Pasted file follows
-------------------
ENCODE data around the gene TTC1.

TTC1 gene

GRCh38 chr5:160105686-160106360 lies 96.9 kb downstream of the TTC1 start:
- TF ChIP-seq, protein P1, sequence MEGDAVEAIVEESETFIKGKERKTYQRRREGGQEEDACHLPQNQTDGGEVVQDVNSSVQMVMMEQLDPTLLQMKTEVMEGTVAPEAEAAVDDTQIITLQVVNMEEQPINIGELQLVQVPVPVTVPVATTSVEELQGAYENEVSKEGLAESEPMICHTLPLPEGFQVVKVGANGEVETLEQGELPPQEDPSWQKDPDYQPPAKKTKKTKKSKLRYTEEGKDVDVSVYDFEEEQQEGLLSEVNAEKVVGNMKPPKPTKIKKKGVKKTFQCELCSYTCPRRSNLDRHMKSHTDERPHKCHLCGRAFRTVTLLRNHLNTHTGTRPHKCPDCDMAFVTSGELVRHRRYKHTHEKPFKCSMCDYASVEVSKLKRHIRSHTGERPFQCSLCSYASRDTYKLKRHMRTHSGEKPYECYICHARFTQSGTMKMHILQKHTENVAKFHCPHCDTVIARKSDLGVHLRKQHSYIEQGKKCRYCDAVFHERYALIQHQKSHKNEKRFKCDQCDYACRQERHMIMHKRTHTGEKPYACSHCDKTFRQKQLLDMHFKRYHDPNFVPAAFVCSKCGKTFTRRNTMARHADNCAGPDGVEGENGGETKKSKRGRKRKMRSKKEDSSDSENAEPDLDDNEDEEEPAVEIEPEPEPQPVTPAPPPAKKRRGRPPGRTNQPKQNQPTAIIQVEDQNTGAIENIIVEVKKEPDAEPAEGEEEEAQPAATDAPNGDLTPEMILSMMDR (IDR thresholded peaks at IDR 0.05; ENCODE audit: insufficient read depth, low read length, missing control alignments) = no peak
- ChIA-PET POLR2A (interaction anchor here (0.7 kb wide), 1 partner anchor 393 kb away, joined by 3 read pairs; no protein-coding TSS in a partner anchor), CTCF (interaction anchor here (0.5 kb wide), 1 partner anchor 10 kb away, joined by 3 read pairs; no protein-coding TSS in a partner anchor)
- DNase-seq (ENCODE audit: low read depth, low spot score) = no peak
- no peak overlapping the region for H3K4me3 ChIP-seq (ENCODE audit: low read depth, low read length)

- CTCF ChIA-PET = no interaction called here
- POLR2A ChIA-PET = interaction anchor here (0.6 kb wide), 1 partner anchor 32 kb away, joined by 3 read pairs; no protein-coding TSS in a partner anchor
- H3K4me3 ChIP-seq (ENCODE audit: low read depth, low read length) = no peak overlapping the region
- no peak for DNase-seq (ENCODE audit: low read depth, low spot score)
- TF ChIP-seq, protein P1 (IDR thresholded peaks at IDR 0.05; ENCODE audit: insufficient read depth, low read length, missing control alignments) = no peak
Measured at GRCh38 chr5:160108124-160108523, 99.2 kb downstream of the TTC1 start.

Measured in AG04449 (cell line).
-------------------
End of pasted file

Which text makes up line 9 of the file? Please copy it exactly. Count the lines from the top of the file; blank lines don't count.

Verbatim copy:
- POLR2A ChIA-PET = interaction anchor here (0.6 kb wide), 1 partner anchor 32 kb away, joined by 3 read pairs; no protein-coding TSS in a partner anchor